Climate Change, Environmental Hazards, Science

Humans Cause Global Warming Proven In New Study

An oil sands mine north of Fort McMurray, Canada shows the extensive damage done to the local environment in the ongoing search for fossil fuels.
An oil sands mine north of Fort McMurray, Canada shows the extensive damage done to the local environment in the ongoing search for fossil fuels. Photo: Elias Schewel | FlickrCC.

According to the Joint Research Centre, which serves as the European Commission’s in-house science service, a new study published in February confirms that human activity drives global warming.

For most of us, that doesn’t really seem necessary. We know that human activity causes global warming. We’re more interested in finding ways to slow it down or reverse it. But there are still people out there, even a handful in the scientific community, who don’t believe that humans cause global warming.

Belief is key to this problem, because this not believing in global warming is contrary to all evidence. And the people who don’t support human activity as the cause of global warming are generally either misinformed and flat out lied to by people who have a reason to argue against human causes.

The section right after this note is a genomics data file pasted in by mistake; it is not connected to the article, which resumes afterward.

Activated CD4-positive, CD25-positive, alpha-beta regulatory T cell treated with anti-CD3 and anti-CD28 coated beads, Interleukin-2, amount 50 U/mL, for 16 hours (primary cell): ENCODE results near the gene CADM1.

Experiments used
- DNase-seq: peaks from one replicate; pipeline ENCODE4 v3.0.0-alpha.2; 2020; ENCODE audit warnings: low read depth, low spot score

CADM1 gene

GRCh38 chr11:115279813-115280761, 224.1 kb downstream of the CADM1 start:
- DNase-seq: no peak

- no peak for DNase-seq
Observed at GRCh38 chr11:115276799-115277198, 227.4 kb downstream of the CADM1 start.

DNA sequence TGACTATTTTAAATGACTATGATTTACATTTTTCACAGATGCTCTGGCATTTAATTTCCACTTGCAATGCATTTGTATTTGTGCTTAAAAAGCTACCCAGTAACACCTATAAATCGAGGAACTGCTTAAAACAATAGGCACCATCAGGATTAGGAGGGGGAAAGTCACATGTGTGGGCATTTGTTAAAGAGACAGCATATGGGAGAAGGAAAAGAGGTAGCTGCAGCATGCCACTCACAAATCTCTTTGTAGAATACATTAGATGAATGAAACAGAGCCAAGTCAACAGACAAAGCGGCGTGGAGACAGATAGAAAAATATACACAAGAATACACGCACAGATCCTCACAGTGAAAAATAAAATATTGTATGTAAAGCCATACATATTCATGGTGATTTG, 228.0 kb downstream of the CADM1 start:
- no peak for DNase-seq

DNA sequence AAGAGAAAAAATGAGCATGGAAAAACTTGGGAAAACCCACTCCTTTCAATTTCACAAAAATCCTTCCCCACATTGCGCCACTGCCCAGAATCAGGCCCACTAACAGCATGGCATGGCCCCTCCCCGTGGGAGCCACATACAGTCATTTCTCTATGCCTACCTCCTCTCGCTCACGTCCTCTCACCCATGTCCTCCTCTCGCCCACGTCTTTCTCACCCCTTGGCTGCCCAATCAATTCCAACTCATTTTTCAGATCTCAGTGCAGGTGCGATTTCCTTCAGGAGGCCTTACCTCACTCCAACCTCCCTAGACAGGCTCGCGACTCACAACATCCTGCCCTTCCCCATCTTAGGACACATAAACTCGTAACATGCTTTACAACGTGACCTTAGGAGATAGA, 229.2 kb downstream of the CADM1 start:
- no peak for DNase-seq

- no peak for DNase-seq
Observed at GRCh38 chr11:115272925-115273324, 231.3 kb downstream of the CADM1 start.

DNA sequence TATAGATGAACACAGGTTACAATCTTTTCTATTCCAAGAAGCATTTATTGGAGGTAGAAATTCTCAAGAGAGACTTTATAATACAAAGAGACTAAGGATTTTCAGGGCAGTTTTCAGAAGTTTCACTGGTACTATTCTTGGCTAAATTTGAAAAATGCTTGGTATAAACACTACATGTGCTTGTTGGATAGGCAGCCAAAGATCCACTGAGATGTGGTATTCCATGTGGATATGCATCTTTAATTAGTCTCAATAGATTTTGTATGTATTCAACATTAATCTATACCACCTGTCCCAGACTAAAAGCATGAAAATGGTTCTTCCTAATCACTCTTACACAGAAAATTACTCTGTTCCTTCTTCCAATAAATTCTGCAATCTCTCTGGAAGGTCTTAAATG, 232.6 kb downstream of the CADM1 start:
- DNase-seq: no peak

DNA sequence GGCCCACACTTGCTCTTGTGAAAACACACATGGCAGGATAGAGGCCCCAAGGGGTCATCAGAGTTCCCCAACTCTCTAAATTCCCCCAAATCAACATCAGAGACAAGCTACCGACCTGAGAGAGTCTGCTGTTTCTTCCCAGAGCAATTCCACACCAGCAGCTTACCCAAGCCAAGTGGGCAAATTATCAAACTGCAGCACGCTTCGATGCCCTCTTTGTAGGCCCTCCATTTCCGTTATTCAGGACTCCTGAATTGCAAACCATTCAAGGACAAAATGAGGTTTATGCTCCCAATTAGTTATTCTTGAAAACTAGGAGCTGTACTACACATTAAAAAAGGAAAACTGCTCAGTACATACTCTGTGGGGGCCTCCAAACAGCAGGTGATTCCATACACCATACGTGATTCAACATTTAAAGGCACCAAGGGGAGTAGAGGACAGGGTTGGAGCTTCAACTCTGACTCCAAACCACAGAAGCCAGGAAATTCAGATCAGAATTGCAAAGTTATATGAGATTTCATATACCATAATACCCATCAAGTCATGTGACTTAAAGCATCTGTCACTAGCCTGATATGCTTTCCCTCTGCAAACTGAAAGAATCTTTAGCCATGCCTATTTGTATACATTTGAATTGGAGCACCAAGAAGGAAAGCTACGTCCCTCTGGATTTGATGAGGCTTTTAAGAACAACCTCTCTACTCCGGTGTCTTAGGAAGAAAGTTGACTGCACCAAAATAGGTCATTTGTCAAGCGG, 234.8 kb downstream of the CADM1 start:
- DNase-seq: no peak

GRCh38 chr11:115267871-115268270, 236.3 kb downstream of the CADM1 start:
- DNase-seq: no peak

Of course, convincing the people who want to keep releasing CO2 into the atmosphere to feed their wallets is going to take far more than scientific proof. They need a profit motive to change their minds.

But the people who simply don’t know better, well maybe yet another study will help change their minds. This most recent study looked at measurements taken for the last 150 years of temperatures, carbon dioxide emissions, and methane emissions. They found, not only that all of these things have been increasing due to human activity, but the regions worse affected were North America, China, Europe, Siberia, the Sahel zone of Africa, and Alaska.

The first three aren’t very surprising, as they’re centers of population and manufacturing. The others are going to take some additional research to figure out why those regions are so heavily affected, when there are far less emissions there.

The researchers are suggesting that we start doing research in that direction, to figure out why these less populated regions are so affected, and that’s a great idea. Getting people to understand this data, or care about it, might be the first step though.

Advertisements

Leave a Reply

Fill in your details below or click an icon to log in:

WordPress.com Logo

You are commenting using your WordPress.com account. Log Out / Change )

Twitter picture

You are commenting using your Twitter account. Log Out / Change )

Facebook photo

You are commenting using your Facebook account. Log Out / Change )

Google+ photo

You are commenting using your Google+ account. Log Out / Change )

Connecting to %s